TALLAHASSEE Gov. Rick Scott has failed to report more than $200 million in assets on his state financial disclosure form in violation of the Florida Constitution, Democratic attorney general candidate George Sheldon alleges in a lawsuit filed Wednesday.
Sheldon, a former deputy attorney general under Bob Butterworth, is running against Republican Pam Bondi. His lawsuit, filed in Leon County just weeks before Election Day, alleges that the governor has relied on a "web of complex financial arrangements" to shift investments and hide his "financial interests from public view."
Sheldon is asking a judge to order Scott, Florida's wealthiest governor, to "immediately and accurately disclose all assets he owns or controls," and to declare the governor's "blind trust" in violation of the blind trust law he signed.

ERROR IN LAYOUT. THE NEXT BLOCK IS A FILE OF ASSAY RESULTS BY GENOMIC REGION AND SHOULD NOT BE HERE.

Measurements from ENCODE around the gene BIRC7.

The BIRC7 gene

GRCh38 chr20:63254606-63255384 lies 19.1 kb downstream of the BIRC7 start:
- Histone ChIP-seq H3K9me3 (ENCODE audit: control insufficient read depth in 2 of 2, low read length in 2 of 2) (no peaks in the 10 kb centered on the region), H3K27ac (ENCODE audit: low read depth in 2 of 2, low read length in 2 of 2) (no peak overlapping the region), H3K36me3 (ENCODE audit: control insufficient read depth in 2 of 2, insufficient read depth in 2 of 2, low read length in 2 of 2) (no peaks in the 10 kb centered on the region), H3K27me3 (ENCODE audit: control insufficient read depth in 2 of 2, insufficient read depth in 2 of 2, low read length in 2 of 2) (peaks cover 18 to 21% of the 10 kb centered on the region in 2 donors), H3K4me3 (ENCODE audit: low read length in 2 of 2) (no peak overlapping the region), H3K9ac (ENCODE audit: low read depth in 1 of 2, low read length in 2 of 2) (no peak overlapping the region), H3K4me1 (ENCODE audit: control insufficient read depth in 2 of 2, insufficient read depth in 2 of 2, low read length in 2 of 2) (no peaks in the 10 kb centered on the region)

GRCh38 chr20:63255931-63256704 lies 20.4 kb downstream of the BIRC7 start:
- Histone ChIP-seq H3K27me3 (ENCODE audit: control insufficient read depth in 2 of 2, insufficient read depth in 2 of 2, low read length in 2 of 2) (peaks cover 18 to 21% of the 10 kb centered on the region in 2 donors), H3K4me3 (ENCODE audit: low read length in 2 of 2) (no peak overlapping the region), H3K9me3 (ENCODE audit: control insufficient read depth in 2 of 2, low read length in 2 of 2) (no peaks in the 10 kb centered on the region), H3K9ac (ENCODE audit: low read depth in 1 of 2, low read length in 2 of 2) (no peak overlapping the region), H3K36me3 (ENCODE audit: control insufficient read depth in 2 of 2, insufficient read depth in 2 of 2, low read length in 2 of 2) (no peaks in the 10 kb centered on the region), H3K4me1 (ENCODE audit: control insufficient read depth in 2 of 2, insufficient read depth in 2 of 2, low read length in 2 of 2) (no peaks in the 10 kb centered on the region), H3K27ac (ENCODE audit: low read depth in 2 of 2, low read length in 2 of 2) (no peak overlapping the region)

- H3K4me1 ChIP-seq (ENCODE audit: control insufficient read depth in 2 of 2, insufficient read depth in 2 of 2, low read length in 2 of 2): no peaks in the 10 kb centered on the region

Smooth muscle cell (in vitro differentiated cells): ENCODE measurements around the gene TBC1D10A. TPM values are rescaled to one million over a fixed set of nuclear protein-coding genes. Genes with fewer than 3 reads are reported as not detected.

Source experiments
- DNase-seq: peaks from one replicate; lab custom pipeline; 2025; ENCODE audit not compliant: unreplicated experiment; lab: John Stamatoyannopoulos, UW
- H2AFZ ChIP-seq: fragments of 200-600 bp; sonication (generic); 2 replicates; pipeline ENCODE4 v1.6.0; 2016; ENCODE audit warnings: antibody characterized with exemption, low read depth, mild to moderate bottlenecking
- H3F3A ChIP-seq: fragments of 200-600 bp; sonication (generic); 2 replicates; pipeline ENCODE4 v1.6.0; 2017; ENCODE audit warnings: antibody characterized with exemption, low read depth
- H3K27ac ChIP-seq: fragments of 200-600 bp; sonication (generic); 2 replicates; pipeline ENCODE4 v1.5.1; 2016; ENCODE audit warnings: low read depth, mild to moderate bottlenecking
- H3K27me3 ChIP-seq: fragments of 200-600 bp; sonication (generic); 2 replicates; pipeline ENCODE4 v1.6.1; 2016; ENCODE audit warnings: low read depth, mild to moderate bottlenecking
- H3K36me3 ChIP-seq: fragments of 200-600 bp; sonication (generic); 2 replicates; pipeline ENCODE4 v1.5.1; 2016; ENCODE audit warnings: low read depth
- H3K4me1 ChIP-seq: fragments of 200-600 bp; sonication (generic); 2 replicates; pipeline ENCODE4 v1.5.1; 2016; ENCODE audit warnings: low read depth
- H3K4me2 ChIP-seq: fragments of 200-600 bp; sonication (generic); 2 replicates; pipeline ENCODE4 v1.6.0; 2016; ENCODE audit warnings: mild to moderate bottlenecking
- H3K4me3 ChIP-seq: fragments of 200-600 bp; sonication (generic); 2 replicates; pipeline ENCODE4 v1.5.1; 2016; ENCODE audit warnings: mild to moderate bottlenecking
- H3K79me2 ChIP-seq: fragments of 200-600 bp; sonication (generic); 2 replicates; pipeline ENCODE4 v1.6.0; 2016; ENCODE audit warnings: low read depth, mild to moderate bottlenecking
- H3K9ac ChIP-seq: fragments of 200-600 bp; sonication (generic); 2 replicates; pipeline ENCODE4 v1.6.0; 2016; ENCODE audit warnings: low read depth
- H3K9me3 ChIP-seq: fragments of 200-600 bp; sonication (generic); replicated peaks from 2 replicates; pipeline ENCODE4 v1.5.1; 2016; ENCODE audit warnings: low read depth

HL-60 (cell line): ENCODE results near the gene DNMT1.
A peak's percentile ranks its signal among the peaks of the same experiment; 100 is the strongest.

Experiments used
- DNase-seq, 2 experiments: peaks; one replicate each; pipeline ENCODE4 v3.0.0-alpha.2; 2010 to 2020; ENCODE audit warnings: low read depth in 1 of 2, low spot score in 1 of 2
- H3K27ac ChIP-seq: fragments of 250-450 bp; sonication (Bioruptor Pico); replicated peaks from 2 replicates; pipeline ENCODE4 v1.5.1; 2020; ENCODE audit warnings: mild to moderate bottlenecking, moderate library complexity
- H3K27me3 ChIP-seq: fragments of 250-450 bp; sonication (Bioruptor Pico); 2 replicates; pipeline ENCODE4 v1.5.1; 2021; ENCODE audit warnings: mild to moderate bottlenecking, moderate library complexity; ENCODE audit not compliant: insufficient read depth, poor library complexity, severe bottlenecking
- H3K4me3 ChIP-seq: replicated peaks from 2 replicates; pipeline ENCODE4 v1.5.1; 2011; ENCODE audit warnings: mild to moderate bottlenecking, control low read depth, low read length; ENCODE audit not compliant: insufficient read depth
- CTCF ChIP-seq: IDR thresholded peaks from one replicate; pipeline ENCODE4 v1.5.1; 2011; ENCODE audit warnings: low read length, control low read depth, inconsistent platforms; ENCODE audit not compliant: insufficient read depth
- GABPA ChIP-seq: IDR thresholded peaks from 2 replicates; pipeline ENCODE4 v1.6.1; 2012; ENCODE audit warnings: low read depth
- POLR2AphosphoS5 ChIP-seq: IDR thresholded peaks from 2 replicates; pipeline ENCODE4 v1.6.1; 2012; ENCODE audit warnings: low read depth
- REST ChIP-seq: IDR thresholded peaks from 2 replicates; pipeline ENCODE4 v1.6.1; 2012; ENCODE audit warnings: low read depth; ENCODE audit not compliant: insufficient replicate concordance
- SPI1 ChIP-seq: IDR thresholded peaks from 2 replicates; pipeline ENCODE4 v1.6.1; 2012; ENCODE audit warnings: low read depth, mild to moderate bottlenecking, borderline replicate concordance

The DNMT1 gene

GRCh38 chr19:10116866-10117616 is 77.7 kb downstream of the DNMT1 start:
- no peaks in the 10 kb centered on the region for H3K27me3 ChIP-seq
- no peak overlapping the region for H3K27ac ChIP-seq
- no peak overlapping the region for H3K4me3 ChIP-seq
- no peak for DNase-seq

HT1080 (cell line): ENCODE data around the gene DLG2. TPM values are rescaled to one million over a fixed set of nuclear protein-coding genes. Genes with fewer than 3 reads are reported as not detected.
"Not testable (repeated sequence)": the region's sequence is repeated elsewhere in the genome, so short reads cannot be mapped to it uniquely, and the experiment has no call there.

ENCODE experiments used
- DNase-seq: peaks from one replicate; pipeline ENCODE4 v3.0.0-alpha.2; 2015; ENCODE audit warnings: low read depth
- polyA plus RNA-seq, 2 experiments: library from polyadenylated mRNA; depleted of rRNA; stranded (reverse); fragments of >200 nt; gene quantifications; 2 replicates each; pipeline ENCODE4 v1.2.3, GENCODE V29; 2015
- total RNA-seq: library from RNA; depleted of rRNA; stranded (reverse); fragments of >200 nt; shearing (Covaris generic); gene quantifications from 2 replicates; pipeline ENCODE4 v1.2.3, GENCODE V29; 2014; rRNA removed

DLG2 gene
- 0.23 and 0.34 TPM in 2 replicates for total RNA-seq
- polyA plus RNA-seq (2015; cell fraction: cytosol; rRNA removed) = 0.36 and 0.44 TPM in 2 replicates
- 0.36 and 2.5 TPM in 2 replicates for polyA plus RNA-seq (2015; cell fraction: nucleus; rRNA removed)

"The lawsuit asks the court to remove the blindfold that Rick Scott has put on the people of Florida so that they cannot see what is going on with his personal assets,'' Sheldon said at a press conference. "The governor likes to talk about how much he has disclosed. The lawsuit is about how much he has not disclosed."
The Florida Constitution requires elected officials every year to make a "full and public disclosure" of their assets and liabilities "in excess of $1,000" so that the public can monitor any potential conflicts of interest.
The complaint follows a Herald/Times story published last weekend that raised questions about the completeness of the governor's financial disclosure in light of the blind trust he created, numerous trust accounts he has established, and the differences in which he reports his finances to the federal government and the public.
The Herald/Times and investigative Broward Bulldog site have previously reported that the governor's investments in companies that have benefitted from his policies have raised questions about the overlapping nature of his role as private investor and public servant.
Scott's campaign manager Melissa Sellers defended the governor in a prepared statement Tuesday, saying the governor is "in full compliance with both federal and state reporting requirements, which are different."